Retail is Not in the Red. How to Win the Changing Consumer.

By Arundati Dandapani

Retail accounts for $190 billion and around 11% of Canada’s annual GDP, employing about 2.7 million Canadians or about 12% of the workforce.  One in every six Canadians works in retail or wholesale. Canadian retail is thriving with over 195,000 physical stores, generating around $1.23 trillion in annual sales. According to Unifor, large retail outfits are “popping up 2.5 times faster than small mom-and-pop shops” and industry supply chains (including wholesaling and warehousing) are reeling from the “big-box” effect that is transforming customers’ shopping experiences.

Although e-commerce remains well below 10% of all retail purchases, even as more customers flock online to shop (Amazon), big-box retailers continue to consolidate through mergers like Loblaw/Shoppers Drug Mart, Canadian Tire/Forzani and Sobeys/Safeway, adopting cost-saving and job-displacing technologies (self-serve kiosks and automated warehousing). Others go bankrupt like Tip Top Tailors, Jean Machine and American Apparel.

Canadian retail’s good health can be observed in every mall or figures like annual revenues, GDP and labour productivity. Retailers’ ability to understand, research and adapt to changing consumers are reasons for their success and prosperity. In an innovate or bust landscape, Staples Canada’s recent brand transformation to a “Working and Learning Company” showcases excellent foresight in meeting the evolving office and stationery consumer with expanded offerings like co-working spaces in concept stores.

Holiday shopping is still dominated by in-store traffic. Delivery challenges (and these might last at least until autonomous trucks and drones arrive to slash shipping costs), strikes, peaking holiday returns, etc. make the in-store experience a vital link in holiday shopping. And while the health of big-box retail south of the border (in the US) is similar, its appetite and scope differ. In the US, sales from e-retail accounts for 8% of all retail sales, with electronics and non-retailer stores attracting 60% of all e-commerce purchases.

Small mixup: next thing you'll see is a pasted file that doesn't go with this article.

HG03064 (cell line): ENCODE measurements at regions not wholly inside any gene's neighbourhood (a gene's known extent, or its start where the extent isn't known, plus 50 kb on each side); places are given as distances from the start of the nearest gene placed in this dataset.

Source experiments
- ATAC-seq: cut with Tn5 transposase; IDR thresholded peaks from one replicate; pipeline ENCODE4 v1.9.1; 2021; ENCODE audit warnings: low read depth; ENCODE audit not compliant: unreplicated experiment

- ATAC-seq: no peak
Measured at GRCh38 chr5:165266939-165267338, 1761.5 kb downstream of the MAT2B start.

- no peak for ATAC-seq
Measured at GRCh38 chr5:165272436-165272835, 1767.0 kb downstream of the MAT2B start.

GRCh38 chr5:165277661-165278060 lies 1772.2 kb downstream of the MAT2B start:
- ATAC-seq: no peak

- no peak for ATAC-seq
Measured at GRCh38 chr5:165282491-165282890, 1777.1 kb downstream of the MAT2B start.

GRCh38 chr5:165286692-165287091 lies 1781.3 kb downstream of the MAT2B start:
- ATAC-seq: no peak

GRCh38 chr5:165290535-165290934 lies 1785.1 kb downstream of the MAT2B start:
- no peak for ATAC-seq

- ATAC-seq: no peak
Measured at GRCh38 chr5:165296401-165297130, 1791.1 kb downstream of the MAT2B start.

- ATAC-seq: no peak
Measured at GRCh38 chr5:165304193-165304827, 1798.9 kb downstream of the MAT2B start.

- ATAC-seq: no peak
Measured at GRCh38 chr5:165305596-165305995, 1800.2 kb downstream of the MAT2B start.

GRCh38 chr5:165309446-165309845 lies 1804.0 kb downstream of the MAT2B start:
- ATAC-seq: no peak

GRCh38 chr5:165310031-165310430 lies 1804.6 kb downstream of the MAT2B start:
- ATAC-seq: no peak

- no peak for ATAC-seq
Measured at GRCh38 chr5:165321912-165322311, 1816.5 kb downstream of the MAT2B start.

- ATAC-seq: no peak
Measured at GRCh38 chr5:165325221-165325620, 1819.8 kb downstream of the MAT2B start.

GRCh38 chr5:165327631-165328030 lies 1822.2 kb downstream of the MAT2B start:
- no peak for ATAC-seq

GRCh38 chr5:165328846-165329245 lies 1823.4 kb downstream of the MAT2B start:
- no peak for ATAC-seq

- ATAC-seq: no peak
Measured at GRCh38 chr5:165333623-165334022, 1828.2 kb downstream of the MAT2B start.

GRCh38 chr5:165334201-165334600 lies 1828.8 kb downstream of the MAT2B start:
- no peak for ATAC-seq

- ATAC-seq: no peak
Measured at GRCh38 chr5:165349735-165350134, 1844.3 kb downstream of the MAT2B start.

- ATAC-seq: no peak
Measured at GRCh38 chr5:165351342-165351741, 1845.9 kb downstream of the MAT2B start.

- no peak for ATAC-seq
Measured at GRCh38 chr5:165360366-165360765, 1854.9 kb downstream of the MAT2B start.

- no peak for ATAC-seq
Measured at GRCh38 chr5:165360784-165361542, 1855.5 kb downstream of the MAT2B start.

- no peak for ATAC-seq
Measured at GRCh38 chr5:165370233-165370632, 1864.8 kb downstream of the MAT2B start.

US retailers have easily managed to top foreign penetration of Canadian retail with unique or winning value propositions. Walmart, the biggest success story, is the third largest employer in the world after the Red Army in China and the US Federal government, making it an important partner in the economic health of North America and in global retail. Perhaps this is also why it enjoys such a stronghold on the Canadian consumer, even as it continues to succeed on price and competitiveness. And when US based Target tried to follow suit, it failed!

Foreign Market Expansion Demands Market Research

Target “loved” Canada in 2013, buying up to 133 new store leases then held by Zellers in Canada. Huge expectations and expenditures marked Target’s market entry. Two years later, the retailer faced insolvency and closed. A Community Target offers a reflective post-mortem on Target’s failed market expansion in Canada. Immersive interactive theatre is a great tool to document, inform and grow discussions around corporate fiascos. In a landscape of serial mergers, acquisitions, bankruptcy and closures, layoffs and restructure are the only constant. Robert Mokum’s play begins with the funeral procession of Target organized by Target employees (17,600 lost their jobs in the shutdown since Jan 15, 2015) who held a candlelight vigil, sharing their most intimate in-store experiences from on-boarding, company culture integration, to discount-stocking, and liquidation sale from Target’s last days in Canada.